When you enter into a contract with a vendor, you generally
impose insurance requirements on the vendor and an indemnification
obligation. But consider whether your current contracts have
insurance requirements that would cover the following:
When a computer repair technician damages your inventory
data records, does the technician have insurance to pay for the
cost of reconstructing those electronic records and your loss of
When you are sued for copyright or trademark infringement
because your advertising firm plagiarized another company's
ideas in its marketing for you, does the advertising firm have
insurance to defend and indemnify your company from the
When a service provider accidently discloses confidential
information and you have to comply with the privacy laws, will the
service provider pay for the significant notification and
Unfortunately if your purchasing contracts contain the standard
insurance boilerplate that merely requires the vendor to maintain
Commercial General Liability insurance (CGL), there will probably
be no insurance coverage to pay for any of these claims. The
standard CGL policy expressly excludes coverage for electronic
data, including information and programs stored on a computer.
The absence of coverage stems from the historical fact that the
CGL was created in a bricks and mortar world where most of the
damages a vendor could cause involved tangible property or bodily
injury. In today's cyber world, however, the damages a service
provider can cause are more likely to be intangible property,
electronic data or economic damage, and therefore not covered by
the CGL. The vendor must have an Errors and Omissions policy and
cyber risk products to adequately protect your business.
We recommend that you review your contracts with vendors to make
a modern day assessment of the risks posed to your business. We
suspect that too many of those contracts only require a Commercial
General Liability policy.
If a provider has access to your computer system, we recommend
that the contract require both Technology Errors and Omissions
insurance and coverage for Cyber Risks including Privacy Event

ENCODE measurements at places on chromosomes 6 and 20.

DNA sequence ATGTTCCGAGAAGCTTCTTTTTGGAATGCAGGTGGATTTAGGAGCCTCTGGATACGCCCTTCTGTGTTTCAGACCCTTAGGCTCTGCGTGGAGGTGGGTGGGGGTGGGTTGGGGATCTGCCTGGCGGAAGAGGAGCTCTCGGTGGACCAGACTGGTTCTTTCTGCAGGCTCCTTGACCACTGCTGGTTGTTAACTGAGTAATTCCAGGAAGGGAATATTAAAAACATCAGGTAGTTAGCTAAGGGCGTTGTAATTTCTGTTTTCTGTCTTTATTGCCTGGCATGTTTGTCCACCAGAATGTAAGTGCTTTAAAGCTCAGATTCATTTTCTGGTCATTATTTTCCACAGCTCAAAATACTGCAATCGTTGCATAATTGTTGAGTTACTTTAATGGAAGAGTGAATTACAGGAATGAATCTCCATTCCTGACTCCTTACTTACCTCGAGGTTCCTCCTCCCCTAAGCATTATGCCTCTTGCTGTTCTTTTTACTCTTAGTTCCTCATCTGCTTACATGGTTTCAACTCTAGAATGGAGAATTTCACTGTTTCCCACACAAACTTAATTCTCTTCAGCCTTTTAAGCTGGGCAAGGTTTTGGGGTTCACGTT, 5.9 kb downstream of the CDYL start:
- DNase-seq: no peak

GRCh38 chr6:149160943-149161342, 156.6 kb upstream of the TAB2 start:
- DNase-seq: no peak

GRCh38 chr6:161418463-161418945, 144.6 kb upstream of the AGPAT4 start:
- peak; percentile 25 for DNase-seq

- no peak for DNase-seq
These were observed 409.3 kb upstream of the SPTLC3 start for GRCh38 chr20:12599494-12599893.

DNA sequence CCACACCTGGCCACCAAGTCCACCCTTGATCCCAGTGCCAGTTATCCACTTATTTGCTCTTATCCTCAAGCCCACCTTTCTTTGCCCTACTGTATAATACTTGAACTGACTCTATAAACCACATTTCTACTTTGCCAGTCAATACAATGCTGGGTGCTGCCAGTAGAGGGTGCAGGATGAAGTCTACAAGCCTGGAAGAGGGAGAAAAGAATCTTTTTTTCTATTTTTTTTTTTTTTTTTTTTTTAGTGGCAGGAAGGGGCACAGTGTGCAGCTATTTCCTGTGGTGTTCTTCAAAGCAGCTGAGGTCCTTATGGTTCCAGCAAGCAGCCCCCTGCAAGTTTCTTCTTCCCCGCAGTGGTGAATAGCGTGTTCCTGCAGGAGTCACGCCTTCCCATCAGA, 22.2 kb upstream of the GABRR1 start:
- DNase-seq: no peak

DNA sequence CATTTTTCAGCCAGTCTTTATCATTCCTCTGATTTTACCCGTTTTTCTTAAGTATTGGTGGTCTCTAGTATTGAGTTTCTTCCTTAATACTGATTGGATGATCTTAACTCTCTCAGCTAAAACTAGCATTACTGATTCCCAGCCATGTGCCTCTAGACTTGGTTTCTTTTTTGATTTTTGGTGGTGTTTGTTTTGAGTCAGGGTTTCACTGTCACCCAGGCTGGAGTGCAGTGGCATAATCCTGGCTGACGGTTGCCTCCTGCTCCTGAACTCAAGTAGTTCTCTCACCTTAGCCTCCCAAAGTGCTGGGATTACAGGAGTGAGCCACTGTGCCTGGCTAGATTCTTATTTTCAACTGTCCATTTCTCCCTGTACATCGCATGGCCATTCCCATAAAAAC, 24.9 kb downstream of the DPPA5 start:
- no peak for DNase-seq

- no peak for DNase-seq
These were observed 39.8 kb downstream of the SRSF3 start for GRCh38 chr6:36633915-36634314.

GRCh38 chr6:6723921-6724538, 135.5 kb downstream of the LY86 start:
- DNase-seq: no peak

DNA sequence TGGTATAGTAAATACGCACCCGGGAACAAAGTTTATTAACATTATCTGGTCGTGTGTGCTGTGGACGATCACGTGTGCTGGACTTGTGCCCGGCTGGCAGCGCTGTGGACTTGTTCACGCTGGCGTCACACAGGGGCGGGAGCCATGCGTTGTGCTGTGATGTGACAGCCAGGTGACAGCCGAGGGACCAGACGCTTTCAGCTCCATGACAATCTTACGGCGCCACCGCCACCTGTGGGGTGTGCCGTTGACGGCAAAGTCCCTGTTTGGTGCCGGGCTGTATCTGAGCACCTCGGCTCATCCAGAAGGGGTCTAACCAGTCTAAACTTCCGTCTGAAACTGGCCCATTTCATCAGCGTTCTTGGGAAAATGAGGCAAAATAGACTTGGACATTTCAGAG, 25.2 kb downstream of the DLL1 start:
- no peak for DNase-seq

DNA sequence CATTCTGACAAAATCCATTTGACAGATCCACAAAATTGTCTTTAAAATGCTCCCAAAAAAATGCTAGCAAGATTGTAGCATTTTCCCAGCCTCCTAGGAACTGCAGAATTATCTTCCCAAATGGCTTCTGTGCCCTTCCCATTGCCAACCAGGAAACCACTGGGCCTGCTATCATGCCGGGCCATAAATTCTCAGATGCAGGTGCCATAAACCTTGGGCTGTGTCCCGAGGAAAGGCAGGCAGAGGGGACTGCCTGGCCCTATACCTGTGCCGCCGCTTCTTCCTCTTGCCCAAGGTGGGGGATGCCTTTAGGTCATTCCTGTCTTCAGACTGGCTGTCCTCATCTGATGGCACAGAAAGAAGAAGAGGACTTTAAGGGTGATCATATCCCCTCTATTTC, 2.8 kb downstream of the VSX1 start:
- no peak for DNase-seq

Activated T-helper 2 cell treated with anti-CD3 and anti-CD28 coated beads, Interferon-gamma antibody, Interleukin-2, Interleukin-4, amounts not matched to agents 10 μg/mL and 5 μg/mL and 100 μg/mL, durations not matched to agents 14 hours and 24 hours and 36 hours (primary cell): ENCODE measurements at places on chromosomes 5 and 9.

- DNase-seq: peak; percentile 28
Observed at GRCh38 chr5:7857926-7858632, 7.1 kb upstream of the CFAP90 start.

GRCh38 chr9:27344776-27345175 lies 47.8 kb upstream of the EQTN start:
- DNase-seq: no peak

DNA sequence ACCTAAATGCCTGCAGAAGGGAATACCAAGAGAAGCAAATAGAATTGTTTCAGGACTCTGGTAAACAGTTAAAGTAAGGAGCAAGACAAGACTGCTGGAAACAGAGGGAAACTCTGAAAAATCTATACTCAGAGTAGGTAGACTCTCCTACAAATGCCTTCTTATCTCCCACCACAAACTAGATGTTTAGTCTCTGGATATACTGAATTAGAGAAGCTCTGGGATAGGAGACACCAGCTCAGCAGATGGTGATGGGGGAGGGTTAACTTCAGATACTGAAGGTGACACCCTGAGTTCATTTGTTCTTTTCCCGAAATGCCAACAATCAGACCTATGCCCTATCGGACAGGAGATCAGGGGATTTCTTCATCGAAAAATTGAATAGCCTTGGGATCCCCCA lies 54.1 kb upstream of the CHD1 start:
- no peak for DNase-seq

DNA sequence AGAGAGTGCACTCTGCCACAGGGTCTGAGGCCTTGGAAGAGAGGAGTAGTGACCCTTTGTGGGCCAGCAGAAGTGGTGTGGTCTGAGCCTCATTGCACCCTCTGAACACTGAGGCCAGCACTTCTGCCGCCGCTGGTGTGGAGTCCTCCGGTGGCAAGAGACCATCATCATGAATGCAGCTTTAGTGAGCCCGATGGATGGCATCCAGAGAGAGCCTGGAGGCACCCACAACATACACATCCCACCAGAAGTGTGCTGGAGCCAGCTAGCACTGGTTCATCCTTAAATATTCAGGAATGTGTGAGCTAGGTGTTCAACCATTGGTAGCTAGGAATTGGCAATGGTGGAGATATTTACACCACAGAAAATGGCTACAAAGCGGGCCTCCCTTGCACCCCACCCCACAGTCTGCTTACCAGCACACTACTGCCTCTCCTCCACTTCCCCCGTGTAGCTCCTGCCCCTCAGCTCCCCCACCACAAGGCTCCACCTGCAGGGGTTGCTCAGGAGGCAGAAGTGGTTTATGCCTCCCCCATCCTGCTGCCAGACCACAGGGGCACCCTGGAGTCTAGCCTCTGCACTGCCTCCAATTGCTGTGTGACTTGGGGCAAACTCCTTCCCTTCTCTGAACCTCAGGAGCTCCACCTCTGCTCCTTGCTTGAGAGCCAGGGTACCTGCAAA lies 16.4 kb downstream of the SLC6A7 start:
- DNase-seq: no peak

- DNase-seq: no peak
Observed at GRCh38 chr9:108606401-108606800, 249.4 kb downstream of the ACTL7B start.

coverage. Here is a sample provision that we added to the insurance
requirements in a contract with a software consultant:
A. Required Insurance Coverages and Minimum Amounts
8. Technology errors and omissions insurance covering liability for
programming errors, software performance, failure to perform as
promised under the Agreement, and cyber risks including Privacy
Event coverage with a combined single limit not less than
$5,000,000 per claim and combined annual aggregate liability limit
of not less than $10,000,000. The Mitigation Costs limit of
liability will be not less than $3,000,000.
We all need to start thinking about electronic and intangible
risks posed by vendors in the same way we traditionally have
thought about damages that could be caused by contractors to
tangible property. Consider this:
If you had a contractor rebuilding a part of your plant for
$1 M – would you require the contractor to provide
insurance for the physical damages he could cause to your property
and bodily injury to your employees during construction?
"Of course I would require a CGL as part of the
When a vendor has access to your computer data system, he
can damage assets that are more valuable than any building owned by
the company. If the vendor can damage your data or his employee
reveals identifiable information triggering the privacy laws,
shouldn't you require the vendor to have the right type of
insurance coverage to pay those damages?
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guide to the subject matter. Specialist advice should be sought
about your specific circumstances.
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